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Florida school districts begin slashing local end-of-course exams

Throughout the spring, some Florida school districts started eliminating some of their local end-of-course exams in response to criticisms that children are over-tested.

Newly adopted state law paved the way for additional cuts. And districts are starting to jump on board.

The law removed language stating:

Except for those subjects and grade levels measured under the statewide, standardized assessment program, beginning with the 2014-2015 school year, each school district shall administer for each course offered in the district a local assessment that measures student mastery of course content at the necessary level of rigor for the course.

Charlotte County schools took the plunge Wednesday. Assistant superintendent Steve Dionisio issued a memo alerting principals that all local EOC's would be suspended. The district left it to teachers' discretion whether to use the exams. He wrote: …

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Pasco school district, union near settlement on grievance over board agendas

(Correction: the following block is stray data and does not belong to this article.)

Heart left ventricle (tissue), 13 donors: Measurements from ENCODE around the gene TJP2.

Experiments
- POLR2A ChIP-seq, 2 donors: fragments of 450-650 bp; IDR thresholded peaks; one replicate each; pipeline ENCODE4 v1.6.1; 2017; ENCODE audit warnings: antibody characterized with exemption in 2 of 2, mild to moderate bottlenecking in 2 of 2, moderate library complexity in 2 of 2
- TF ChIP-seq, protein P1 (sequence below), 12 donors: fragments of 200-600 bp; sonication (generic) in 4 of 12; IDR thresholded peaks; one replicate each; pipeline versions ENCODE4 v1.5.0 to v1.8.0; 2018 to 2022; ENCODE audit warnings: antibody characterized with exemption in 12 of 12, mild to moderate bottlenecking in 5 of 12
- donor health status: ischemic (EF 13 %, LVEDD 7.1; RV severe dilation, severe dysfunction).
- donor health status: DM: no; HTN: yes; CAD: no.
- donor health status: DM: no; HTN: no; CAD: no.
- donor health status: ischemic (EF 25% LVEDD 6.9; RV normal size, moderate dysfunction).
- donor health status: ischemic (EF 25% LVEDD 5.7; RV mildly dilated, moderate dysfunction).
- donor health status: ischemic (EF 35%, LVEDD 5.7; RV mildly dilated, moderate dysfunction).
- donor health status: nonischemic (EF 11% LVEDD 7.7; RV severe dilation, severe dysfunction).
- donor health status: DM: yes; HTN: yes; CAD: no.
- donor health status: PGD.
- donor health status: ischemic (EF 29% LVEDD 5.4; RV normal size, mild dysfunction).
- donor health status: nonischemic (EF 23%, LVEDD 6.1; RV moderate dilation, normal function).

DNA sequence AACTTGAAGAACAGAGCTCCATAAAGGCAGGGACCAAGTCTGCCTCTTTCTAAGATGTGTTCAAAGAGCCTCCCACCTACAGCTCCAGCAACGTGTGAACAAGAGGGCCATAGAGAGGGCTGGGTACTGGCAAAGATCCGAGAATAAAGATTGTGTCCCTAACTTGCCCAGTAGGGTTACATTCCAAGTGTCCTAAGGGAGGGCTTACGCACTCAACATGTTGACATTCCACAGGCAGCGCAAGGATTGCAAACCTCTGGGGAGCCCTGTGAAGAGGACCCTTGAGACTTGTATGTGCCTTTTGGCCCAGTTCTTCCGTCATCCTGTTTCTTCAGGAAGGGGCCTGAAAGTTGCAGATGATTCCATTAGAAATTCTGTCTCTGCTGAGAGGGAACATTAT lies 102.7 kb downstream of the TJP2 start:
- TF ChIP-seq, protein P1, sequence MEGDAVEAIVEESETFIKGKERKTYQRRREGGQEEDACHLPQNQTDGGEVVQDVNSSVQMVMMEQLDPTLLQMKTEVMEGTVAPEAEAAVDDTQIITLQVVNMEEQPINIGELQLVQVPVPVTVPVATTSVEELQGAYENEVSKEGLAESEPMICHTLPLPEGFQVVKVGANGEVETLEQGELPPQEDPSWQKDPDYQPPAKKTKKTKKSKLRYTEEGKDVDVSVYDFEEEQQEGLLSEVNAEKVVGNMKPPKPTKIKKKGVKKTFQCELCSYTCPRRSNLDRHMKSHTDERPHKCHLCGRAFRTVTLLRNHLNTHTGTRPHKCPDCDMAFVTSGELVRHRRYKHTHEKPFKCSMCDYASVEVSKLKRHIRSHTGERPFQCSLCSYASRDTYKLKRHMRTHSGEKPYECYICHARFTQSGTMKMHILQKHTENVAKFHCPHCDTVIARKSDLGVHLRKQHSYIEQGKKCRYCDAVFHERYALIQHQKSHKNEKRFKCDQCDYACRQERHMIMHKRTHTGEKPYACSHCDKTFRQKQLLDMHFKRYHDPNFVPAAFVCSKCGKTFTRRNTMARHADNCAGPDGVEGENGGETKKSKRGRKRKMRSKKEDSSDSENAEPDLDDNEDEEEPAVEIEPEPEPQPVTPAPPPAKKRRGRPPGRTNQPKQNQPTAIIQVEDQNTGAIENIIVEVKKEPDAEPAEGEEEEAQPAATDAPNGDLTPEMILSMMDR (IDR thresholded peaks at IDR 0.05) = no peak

The United School Employees of Pasco won't be getting a paper copy of School Board agendas for now, just as superintendent Kurt Browning has directed.

The union will, however, get special access to the district's computerized agenda system so its leaders can make notes on the document -- just like they did when they got the paper version.

That's the deal the USEP and district tentatively worked out Wednesday during a one-hour hearing over the union's complaint about losing access to the printed file, district spokeswoman Linda Cobbe said.

Union leaders hope that will be the end of their formal grievance against the district, in which they contended that they were contractually entitled to a paper copy of the agendas.

"We did not come to a full resolution. We are looking at the option offered," USEP negotiator Jim Ciadella said. "It may resolve this issue. We hope it does."

Browning has argued that the contract required only a copy, without specifiying whether it must be digital, printed out or otherwise. 

Once they've got a deal, they can move on to other pressing issues.